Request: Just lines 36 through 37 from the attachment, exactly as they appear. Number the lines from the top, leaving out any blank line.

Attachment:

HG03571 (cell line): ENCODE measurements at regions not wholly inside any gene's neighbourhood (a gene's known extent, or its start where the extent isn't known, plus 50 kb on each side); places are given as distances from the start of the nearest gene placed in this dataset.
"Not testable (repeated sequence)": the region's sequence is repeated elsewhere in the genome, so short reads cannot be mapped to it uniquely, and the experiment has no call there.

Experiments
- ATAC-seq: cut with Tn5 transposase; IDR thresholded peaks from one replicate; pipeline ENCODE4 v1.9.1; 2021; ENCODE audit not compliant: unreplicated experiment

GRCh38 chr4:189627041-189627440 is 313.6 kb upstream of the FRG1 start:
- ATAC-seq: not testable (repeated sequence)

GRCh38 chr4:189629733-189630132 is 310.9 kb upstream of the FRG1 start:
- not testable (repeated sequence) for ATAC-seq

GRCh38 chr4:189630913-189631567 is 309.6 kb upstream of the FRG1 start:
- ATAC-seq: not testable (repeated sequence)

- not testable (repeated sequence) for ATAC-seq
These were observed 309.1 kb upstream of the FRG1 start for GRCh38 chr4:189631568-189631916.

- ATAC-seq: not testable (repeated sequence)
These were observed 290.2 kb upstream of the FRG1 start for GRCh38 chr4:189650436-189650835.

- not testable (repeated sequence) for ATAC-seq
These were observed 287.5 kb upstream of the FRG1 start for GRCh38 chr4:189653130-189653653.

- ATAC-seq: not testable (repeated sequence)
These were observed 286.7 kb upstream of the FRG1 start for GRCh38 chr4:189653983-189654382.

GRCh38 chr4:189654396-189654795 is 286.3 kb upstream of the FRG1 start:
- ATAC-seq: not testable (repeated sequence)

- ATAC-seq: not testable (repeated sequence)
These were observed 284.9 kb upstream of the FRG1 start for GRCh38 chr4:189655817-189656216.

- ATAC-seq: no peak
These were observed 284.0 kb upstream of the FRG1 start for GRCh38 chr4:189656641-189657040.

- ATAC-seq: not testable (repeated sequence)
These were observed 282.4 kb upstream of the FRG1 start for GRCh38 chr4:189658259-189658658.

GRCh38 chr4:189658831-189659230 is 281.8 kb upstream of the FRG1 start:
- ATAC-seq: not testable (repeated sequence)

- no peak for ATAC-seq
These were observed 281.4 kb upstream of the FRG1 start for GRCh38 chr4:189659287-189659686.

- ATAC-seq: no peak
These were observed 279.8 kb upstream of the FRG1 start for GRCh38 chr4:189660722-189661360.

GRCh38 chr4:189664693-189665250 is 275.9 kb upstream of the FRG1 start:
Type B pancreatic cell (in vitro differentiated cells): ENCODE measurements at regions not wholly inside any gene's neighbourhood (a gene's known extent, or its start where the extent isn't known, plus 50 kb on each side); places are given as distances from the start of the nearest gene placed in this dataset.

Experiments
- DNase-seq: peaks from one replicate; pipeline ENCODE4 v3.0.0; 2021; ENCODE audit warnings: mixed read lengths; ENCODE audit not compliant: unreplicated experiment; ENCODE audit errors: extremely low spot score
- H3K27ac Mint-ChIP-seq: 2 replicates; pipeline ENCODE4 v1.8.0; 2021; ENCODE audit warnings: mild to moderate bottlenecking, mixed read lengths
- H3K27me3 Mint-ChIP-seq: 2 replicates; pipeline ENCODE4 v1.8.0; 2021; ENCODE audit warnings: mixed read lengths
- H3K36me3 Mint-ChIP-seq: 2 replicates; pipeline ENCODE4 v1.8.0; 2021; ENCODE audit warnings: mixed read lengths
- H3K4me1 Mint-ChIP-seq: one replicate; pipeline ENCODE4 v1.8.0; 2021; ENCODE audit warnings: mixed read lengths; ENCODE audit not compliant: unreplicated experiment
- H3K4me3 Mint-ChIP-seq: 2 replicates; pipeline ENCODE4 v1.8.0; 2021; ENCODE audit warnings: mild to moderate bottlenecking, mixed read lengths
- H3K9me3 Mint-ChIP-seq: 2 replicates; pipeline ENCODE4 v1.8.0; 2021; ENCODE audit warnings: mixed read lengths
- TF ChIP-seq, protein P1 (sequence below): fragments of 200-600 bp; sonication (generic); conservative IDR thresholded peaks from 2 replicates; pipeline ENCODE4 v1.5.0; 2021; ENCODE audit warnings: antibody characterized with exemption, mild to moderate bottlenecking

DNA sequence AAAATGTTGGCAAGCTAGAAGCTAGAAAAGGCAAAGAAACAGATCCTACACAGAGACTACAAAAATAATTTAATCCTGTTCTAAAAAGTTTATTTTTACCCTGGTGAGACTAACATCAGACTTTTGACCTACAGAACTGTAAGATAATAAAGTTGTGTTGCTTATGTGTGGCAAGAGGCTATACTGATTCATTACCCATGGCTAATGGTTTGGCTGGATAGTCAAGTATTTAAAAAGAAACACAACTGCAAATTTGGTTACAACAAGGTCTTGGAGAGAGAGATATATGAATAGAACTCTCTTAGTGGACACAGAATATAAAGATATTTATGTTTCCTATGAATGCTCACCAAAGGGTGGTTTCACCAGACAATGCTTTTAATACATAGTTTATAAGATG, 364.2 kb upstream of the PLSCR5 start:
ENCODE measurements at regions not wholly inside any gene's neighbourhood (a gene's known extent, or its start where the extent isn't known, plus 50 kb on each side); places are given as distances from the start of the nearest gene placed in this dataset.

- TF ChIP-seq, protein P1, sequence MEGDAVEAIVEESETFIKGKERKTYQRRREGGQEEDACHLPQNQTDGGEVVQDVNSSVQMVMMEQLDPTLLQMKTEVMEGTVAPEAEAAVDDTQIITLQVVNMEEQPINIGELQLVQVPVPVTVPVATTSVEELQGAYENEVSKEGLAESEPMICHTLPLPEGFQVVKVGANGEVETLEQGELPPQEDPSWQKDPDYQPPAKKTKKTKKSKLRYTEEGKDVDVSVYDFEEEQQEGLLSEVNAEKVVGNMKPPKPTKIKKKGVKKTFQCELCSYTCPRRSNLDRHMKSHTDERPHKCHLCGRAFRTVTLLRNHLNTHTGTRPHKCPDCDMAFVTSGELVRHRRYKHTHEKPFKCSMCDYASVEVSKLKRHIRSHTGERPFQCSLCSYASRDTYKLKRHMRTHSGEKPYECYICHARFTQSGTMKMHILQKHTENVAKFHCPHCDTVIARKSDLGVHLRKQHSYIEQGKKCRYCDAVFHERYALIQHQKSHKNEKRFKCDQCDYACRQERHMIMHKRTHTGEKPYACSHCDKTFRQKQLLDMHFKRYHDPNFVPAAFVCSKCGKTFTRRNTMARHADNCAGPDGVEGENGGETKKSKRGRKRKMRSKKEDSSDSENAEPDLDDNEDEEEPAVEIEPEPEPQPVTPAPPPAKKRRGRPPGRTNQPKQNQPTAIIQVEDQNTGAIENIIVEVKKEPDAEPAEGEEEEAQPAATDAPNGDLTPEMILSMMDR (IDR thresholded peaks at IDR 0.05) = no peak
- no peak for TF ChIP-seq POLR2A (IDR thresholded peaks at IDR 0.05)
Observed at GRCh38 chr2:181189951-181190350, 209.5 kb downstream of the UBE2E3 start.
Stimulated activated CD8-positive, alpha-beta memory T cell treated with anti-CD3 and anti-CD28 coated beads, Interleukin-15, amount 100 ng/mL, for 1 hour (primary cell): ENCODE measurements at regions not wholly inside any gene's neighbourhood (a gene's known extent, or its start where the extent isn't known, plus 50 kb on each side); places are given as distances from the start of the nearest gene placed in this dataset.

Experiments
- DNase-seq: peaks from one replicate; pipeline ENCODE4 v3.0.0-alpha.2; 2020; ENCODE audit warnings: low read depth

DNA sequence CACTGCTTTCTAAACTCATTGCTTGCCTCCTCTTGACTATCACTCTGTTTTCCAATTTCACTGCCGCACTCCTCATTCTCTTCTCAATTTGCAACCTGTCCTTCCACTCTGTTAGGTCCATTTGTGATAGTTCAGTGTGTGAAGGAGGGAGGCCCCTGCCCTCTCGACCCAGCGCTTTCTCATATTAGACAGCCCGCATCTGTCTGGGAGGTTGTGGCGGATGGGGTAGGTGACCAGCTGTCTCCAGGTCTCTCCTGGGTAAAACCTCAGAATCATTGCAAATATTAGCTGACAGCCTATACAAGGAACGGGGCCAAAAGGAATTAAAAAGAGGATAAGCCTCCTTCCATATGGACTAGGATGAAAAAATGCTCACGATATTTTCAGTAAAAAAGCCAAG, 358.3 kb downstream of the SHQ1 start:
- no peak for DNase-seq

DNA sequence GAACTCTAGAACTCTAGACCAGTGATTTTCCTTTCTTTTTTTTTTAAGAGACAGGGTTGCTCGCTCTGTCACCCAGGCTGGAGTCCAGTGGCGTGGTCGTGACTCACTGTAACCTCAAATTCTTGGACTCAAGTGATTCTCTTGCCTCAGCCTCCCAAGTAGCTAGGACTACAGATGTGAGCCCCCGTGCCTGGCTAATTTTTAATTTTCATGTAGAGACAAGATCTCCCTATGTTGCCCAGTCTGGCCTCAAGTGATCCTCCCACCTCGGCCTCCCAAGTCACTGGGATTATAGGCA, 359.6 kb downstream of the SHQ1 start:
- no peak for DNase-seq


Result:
- DNase-seq: peaks from one replicate; pipeline ENCODE4 v3.0.0; 2021; ENCODE audit warnings: mixed read lengths; ENCODE audit not compliant: unreplicated experiment; ENCODE audit errors: extremely low spot score
- H3K27ac Mint-ChIP-seq: 2 replicates; pipeline ENCODE4 v1.8.0; 2021; ENCODE audit warnings: mild to moderate bottlenecking, mixed read lengths